Pub Landlord takes measures to the extreme!

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Electric fence around the bar in the Starr Inn. Pic: Twitter

Social distancing, that’s a phrase you hear multiple times every day now, and it’s even the law in some places since the pandemic first emerged back at the start of the year.

SOME of the most difficult places to keep a safe distance are the places we want to frequent the most, theatres, cinemas, family gatherings, and of course the big one, the Pub.

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Most bars and restaurants have put into place protocols to attempt to keep the punters at a safe distance from the staff and each other by marking out the floor into zones, or spreading the tables out more, some have even gone so far as to put up actual plastic barriers on and around the tables!

But there is one man who has taken this to what must be called ‘extreme’ measures.

Pub Landlord John McFadden is the landlord of the Starr Inn, in the lovely town of St Just, in Cornwall and he has his own rather unique way of keeping the punters from getting too close to the bar, where you or I may have put up a rope, or painted a ‘do not cross’ line on the floor in front of the bar, John has fitted, wait for it, an electric fence!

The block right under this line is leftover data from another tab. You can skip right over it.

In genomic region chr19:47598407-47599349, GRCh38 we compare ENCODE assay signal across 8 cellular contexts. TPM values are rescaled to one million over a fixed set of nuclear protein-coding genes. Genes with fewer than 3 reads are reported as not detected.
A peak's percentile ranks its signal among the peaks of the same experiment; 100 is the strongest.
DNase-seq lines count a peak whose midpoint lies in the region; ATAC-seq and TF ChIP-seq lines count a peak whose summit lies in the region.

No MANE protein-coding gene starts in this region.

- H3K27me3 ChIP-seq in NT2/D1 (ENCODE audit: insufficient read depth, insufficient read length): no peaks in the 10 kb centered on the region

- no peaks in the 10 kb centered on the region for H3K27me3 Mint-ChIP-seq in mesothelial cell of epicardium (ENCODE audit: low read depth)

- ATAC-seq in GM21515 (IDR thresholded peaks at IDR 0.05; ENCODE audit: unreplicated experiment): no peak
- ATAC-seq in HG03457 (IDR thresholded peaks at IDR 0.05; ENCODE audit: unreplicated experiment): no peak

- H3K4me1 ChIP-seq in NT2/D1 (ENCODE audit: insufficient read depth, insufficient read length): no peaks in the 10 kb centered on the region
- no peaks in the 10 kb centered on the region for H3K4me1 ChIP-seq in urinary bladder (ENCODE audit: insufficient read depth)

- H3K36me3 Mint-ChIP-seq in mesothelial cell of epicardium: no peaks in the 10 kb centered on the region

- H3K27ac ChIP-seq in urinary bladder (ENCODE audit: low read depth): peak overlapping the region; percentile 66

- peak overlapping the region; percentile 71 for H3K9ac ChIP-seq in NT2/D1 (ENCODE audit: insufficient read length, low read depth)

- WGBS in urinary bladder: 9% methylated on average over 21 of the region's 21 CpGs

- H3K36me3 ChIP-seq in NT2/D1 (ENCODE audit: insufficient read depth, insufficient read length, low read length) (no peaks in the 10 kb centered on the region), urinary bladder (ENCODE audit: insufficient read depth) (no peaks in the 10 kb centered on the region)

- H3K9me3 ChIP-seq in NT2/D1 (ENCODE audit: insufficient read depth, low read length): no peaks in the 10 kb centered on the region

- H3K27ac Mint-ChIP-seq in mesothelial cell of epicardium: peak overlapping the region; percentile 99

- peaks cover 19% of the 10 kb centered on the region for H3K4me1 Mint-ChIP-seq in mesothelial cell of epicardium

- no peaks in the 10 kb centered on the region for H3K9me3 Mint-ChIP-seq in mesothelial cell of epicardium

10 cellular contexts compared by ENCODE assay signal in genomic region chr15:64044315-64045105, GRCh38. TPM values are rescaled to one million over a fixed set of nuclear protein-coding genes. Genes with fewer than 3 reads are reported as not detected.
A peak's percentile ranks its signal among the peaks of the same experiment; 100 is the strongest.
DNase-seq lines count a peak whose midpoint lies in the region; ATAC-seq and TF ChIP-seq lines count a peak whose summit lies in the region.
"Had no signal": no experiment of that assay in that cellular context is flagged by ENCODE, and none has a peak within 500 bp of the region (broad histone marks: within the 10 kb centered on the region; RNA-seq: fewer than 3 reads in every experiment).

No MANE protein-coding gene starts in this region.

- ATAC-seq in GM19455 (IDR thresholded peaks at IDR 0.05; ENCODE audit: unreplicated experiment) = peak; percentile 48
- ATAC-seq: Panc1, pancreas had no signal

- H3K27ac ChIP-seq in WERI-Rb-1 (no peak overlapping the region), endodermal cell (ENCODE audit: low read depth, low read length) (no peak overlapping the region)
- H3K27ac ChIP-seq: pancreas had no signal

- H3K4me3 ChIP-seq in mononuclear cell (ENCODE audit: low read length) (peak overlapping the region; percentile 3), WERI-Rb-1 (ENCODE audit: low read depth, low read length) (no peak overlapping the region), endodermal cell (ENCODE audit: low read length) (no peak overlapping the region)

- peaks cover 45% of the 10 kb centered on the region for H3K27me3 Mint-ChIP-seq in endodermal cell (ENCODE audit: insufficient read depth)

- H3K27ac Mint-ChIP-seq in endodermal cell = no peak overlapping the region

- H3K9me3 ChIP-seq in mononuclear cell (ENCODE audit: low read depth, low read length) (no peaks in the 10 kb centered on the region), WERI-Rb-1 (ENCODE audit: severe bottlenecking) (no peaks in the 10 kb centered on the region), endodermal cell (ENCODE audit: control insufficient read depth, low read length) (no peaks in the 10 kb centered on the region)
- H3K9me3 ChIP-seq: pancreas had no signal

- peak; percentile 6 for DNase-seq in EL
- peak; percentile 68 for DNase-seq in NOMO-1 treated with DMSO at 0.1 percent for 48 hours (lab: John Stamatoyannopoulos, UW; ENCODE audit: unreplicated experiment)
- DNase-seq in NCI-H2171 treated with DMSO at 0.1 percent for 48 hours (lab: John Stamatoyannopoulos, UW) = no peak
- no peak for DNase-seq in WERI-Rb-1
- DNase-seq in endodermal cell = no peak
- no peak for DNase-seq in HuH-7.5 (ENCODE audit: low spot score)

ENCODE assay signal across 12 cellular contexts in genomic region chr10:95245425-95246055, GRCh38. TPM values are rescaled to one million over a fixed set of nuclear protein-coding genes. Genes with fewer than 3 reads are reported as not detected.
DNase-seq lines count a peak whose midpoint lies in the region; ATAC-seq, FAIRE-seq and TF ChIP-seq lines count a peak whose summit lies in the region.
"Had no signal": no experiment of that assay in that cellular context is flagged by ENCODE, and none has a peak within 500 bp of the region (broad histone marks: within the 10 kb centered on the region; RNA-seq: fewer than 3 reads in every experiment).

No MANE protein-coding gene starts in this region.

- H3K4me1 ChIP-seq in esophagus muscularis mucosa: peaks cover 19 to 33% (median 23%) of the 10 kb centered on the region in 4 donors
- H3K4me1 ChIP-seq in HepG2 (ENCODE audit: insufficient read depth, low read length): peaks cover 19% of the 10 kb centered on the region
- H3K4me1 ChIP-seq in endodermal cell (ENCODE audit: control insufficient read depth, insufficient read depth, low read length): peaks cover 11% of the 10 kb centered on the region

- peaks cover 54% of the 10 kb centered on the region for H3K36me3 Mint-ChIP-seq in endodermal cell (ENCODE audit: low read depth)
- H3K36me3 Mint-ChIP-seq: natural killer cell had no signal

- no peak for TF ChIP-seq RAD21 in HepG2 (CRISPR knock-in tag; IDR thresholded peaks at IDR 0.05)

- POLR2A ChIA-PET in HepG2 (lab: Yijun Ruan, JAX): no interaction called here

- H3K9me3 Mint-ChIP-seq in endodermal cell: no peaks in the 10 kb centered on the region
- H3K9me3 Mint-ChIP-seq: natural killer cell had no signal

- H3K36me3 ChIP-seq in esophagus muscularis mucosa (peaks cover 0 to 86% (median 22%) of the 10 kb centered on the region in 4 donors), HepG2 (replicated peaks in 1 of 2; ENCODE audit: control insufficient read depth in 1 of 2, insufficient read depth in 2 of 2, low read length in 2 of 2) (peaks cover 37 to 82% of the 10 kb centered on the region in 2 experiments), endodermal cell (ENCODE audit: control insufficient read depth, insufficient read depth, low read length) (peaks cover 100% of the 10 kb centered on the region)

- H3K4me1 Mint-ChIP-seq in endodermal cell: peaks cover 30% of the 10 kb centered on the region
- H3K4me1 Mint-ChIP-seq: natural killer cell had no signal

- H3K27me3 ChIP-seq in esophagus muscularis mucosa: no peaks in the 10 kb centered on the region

John was interviewed on America’s CNN network and he told them: “To protect staff and myself and my customers you have to put in the metre(distancing rule in the UK), rule,” he said.

McFadden said he wanted “to put some rope, or chain” to make sure customers kept back from staff at the bar but couldn’t find suitable equipment.


“I thought, this is not going to keep them [the customers] back,” he said. So instead, he opted for the fence to see “what that does.”

Don’t Pee on the Electric Fence. Pic:MTC

For most of the time the electric fence is not switched on, but the punters don’t know that!

McFadden said: “It’s not on but it’s got the desired effect that everybody thinks it’s on and they keep well away from it. It’s the fear factor. It’s working very well,”  then he was asked what was the customers’ reaction to the possibility of getting a shock if they got too close to the bar, he said: “It was quite comical. We’re in a rural area so everybody knows what an electric fence is. I got a little sign too on it – ‘electric, danger’.”

Thing is it’s actually working, the clients are keeping a respectful distance from the bar, and John is happy with the safety aspect of the device, I’m not so sure how well it will work later in the evening when the locals get a bit of a party on though, it could become part of a bizarre drinking game!

I’m also hoping that the idea doesn’t catch on, or queueing at the post office could become a dangerous sport!




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